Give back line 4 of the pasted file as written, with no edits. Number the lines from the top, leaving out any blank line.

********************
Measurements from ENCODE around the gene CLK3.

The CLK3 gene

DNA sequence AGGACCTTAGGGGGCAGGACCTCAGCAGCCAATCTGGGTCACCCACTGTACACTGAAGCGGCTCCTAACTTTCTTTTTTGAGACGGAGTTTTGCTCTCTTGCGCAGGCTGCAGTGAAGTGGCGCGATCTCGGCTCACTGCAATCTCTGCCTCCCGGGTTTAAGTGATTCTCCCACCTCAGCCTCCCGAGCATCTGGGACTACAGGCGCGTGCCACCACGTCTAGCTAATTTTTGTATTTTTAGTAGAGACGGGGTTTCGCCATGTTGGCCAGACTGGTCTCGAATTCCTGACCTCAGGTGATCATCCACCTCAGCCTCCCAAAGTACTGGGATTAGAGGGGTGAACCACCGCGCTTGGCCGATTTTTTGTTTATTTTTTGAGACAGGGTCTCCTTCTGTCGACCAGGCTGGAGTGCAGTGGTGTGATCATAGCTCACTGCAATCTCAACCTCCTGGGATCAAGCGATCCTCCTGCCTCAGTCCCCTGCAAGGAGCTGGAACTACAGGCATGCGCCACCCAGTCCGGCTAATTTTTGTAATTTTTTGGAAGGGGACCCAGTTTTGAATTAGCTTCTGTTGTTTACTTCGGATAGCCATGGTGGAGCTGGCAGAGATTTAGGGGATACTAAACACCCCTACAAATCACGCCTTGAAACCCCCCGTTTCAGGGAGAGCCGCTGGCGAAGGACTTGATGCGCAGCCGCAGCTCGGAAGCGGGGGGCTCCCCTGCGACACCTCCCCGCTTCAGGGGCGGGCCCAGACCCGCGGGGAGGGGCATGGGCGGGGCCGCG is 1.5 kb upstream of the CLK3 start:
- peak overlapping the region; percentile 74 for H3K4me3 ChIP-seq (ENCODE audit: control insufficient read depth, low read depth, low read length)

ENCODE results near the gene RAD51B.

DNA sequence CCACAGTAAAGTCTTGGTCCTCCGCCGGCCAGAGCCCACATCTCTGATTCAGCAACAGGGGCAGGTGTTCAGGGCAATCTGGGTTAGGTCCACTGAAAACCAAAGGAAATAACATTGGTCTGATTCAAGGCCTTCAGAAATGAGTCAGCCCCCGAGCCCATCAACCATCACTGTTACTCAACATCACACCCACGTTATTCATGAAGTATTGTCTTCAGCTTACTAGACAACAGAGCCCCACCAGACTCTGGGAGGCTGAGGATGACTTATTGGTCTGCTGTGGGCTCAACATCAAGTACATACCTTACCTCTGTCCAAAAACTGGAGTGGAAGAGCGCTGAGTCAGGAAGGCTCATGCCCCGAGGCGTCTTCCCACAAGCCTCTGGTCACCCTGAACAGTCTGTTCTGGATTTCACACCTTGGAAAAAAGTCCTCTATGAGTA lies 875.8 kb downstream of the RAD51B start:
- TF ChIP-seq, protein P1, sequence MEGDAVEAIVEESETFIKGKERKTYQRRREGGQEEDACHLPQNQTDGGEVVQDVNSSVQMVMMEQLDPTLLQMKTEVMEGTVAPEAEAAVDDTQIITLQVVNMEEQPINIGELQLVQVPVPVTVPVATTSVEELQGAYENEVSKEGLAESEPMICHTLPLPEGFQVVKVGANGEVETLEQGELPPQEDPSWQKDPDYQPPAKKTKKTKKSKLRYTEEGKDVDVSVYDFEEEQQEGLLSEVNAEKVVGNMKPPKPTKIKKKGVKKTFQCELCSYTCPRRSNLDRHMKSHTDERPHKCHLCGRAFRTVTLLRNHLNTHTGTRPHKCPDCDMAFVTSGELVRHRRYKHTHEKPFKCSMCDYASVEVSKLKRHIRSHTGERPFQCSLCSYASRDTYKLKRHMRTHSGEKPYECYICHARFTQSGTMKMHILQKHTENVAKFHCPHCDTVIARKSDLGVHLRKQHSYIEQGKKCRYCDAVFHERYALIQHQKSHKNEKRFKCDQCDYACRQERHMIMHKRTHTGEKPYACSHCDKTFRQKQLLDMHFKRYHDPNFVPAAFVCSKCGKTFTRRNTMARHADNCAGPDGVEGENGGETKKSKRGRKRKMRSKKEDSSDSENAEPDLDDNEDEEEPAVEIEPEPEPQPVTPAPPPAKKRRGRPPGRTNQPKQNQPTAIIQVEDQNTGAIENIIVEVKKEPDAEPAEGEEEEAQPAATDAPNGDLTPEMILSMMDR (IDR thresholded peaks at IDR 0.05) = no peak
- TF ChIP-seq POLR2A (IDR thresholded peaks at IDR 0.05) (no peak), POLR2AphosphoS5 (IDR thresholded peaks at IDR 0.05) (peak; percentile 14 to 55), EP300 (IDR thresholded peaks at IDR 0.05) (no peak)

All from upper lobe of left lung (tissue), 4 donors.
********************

- peak overlapping the region; percentile 74 for H3K4me3 ChIP-seq (ENCODE audit: control insufficient read depth, low read depth, low read length)